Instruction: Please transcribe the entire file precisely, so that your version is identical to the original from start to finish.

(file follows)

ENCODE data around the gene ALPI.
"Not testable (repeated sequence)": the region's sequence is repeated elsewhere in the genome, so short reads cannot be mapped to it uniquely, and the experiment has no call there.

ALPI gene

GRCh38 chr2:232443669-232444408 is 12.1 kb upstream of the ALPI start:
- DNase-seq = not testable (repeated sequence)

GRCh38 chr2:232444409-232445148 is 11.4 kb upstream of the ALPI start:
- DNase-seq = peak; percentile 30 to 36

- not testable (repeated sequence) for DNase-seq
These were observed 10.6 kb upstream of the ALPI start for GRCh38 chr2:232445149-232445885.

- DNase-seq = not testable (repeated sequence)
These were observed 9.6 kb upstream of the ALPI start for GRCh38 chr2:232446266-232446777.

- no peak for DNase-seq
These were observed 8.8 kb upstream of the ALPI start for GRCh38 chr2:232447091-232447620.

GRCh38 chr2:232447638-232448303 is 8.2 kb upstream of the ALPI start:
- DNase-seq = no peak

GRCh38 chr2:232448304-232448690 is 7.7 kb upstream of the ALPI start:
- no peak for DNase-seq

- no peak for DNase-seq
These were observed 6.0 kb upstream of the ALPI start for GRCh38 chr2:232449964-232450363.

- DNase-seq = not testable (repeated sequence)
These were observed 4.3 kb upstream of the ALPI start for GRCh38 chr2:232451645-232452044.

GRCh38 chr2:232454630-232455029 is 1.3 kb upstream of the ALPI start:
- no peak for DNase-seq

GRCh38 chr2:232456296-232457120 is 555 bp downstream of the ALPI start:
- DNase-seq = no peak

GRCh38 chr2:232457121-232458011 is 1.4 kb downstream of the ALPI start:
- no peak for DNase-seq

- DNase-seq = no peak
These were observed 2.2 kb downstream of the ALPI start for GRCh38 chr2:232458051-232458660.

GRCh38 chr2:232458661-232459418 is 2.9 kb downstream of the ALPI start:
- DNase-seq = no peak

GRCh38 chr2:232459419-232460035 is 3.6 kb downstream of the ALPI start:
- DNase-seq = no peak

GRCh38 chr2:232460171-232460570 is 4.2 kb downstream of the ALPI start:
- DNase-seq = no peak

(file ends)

ENCODE data around the gene ALPI.
"Not testable (repeated sequence)": the region's sequence is repeated elsewhere in the genome, so short reads cannot be mapped to it uniquely, and the experiment has no call there.

ALPI gene

GRCh38 chr2:232443669-232444408 is 12.1 kb upstream of the ALPI start:
- DNase-seq = not testable (repeated sequence)

GRCh38 chr2:232444409-232445148 is 11.4 kb upstream of the ALPI start:
- DNase-seq = peak; percentile 30 to 36

- not testable (repeated sequence) for DNase-seq
These were observed 10.6 kb upstream of the ALPI start for GRCh38 chr2:232445149-232445885.

- DNase-seq = not testable (repeated sequence)
These were observed 9.6 kb upstream of the ALPI start for GRCh38 chr2:232446266-232446777.

- no peak for DNase-seq
These were observed 8.8 kb upstream of the ALPI start for GRCh38 chr2:232447091-232447620.

GRCh38 chr2:232447638-232448303 is 8.2 kb upstream of the ALPI start:
- DNase-seq = no peak

GRCh38 chr2:232448304-232448690 is 7.7 kb upstream of the ALPI start:
- no peak for DNase-seq

- no peak for DNase-seq
These were observed 6.0 kb upstream of the ALPI start for GRCh38 chr2:232449964-232450363.

- DNase-seq = not testable (repeated sequence)
These were observed 4.3 kb upstream of the ALPI start for GRCh38 chr2:232451645-232452044.

GRCh38 chr2:232454630-232455029 is 1.3 kb upstream of the ALPI start:
- no peak for DNase-seq

GRCh38 chr2:232456296-232457120 is 555 bp downstream of the ALPI start:
- DNase-seq = no peak

GRCh38 chr2:232457121-232458011 is 1.4 kb downstream of the ALPI start:
- no peak for DNase-seq

- DNase-seq = no peak
These were observed 2.2 kb downstream of the ALPI start for GRCh38 chr2:232458051-232458660.

GRCh38 chr2:232458661-232459418 is 2.9 kb downstream of the ALPI start:
- DNase-seq = no peak

GRCh38 chr2:232459419-232460035 is 3.6 kb downstream of the ALPI start:
- DNase-seq = no peak

GRCh38 chr2:232460171-232460570 is 4.2 kb downstream of the ALPI start:
- DNase-seq = no peak